Guide to Literary Terms

Start Free Trial

What is a folk tale?

A folktale is a story or legend that originates and circulates within a particular group of people, passed from generation to generation, for entertainment or education.

Guide to Literary Terms Study Tools

Take a quiz Ask a question Start an essay

Folk Tale

Download PDF PDF Page Citation Cite Share Link Share

Last Updated May 26, 2023.

A folktale is a story or legend that originates and circulates within a particular group of people, passed from generation to generation for entertainment or education. Traditionally, folktales were exclusively shared orally, but many have been recorded by folklorists and anthropologists in recent centuries.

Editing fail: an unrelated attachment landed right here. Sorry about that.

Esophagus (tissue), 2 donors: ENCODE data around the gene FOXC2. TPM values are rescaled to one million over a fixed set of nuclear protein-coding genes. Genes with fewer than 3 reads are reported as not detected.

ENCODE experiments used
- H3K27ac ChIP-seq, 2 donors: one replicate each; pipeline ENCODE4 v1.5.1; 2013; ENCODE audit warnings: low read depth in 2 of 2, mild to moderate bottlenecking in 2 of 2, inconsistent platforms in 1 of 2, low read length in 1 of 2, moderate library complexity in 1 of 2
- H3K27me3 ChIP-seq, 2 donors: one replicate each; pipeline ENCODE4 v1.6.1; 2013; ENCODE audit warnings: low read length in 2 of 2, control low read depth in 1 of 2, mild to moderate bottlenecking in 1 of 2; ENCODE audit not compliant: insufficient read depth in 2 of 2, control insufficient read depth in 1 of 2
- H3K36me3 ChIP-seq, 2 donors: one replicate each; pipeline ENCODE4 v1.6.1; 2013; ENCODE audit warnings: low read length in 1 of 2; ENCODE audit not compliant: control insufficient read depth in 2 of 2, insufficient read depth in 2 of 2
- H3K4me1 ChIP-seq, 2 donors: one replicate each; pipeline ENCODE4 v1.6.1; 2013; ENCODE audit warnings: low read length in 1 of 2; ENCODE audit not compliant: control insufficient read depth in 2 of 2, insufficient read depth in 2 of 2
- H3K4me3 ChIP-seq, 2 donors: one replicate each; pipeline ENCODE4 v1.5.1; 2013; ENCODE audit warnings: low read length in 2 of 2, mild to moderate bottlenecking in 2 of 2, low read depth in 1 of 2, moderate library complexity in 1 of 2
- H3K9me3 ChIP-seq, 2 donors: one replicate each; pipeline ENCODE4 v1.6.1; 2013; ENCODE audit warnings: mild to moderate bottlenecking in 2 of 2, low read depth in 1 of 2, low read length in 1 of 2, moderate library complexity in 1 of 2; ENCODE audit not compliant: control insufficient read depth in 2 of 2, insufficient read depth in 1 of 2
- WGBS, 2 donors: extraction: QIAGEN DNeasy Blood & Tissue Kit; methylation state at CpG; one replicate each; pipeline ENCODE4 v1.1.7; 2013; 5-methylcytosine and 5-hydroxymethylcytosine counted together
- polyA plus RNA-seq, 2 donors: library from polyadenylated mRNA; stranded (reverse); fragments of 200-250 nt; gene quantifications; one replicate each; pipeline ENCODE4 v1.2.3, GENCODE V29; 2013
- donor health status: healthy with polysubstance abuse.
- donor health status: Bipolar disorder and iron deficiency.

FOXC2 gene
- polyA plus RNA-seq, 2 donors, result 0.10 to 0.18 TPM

Folk comes from the Old English word folc, meaning “people, laity, nation,” and tale comes from the Old English word talu, meaning “story, accusation, act of telling.”

North American folklore encompasses both Native American folktales and those created by European settlers. For example, many indigenous communities in the Pacific Northwest have folktales about The Raven, a trickster figure who, in one legend, brought light to the world by stealing the sun. The folklore of European settlers in North America includes many stories about Paul Bunyan, a lumberjack and giant often accompanied by a large blue ox named Babe.

see: fablefolklorelegendmyth

Explore all literary terms.

See eNotes Ad-Free

Start your 48-hour free trial to get access to more than 30,000 additional guides and more than 350,000 Homework Help questions answered by our experts.

Get 48 Hours Free Access
Previous

Folklore

Next

Formula